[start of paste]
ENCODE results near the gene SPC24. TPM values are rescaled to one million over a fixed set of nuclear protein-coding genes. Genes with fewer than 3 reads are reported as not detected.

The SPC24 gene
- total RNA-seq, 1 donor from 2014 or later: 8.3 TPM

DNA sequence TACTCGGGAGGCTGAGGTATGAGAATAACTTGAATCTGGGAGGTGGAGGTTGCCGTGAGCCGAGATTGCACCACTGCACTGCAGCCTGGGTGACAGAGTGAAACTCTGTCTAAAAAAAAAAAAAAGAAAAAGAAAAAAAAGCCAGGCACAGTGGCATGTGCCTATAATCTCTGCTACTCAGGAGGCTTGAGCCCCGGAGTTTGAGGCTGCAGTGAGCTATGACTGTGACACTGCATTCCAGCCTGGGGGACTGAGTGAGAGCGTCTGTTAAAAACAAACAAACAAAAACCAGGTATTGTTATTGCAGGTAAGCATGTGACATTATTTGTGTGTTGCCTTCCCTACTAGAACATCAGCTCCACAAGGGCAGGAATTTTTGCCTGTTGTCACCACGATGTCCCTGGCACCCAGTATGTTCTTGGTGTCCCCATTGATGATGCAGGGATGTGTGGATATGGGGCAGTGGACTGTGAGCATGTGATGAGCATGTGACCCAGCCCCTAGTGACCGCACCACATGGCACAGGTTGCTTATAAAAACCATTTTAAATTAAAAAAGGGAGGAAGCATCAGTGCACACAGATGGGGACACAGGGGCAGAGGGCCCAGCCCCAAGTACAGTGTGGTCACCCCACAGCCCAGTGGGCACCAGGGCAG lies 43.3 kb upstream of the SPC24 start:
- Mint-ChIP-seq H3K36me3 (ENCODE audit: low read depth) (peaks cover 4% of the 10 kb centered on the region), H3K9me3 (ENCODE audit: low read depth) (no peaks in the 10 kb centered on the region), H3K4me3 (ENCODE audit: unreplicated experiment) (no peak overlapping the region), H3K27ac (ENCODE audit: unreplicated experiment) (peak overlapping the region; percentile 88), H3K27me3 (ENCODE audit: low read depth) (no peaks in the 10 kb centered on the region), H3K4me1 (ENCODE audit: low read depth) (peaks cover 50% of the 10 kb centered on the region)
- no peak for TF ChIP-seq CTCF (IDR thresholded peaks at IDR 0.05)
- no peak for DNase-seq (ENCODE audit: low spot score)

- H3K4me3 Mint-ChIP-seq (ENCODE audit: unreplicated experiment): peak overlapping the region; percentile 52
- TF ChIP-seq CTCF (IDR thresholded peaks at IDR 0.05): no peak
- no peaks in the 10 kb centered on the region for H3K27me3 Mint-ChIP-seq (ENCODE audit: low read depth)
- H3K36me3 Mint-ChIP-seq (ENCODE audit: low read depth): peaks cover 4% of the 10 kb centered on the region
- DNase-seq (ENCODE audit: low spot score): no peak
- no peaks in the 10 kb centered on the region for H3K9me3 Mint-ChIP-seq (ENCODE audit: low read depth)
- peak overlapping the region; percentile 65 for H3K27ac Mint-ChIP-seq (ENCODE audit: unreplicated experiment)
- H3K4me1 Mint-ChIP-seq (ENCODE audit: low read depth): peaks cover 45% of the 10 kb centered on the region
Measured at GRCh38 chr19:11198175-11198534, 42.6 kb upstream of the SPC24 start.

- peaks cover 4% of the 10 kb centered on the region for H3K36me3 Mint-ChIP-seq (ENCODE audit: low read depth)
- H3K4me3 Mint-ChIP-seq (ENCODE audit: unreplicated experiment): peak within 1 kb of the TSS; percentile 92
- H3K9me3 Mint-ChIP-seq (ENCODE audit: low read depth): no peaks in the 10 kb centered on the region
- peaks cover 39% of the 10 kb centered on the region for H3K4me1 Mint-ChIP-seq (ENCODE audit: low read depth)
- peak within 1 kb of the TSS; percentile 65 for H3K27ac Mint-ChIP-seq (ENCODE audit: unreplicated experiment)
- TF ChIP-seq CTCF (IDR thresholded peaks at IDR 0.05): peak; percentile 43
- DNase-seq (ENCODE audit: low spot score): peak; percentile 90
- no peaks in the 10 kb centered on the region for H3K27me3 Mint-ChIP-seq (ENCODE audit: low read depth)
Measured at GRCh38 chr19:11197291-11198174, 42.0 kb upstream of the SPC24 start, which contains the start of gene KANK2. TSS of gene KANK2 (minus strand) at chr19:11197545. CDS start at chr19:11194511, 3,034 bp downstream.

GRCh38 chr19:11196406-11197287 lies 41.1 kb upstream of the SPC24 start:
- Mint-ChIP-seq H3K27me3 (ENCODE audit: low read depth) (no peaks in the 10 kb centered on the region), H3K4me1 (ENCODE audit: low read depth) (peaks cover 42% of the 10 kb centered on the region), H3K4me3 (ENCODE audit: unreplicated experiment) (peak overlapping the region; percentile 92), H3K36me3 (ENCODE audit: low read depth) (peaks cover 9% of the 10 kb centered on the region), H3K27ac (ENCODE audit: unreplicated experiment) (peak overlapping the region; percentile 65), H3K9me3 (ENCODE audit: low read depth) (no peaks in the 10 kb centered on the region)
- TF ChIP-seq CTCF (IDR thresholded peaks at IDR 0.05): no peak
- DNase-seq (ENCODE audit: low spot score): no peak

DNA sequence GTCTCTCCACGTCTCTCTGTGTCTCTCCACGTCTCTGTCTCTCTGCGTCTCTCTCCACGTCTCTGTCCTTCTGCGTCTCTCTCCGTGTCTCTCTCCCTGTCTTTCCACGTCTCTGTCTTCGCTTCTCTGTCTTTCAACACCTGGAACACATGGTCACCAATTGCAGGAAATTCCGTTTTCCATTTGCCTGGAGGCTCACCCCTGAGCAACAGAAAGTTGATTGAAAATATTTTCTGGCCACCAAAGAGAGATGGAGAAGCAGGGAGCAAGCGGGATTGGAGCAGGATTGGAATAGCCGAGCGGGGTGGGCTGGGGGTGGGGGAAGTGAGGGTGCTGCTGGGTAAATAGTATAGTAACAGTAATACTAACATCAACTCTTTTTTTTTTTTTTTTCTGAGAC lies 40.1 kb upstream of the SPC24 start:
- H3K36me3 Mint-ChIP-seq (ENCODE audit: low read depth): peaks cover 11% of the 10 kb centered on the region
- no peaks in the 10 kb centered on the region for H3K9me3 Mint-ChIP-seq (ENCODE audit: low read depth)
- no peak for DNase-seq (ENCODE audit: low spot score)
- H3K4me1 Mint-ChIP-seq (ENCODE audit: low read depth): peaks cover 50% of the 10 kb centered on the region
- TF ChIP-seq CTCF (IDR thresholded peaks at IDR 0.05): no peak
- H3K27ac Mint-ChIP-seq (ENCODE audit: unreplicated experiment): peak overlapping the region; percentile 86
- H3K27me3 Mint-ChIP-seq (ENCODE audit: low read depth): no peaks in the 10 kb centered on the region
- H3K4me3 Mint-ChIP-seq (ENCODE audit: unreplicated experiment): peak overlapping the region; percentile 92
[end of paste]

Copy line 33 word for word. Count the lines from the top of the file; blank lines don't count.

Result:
- no peak for DNase-seq (ENCODE audit: low spot score)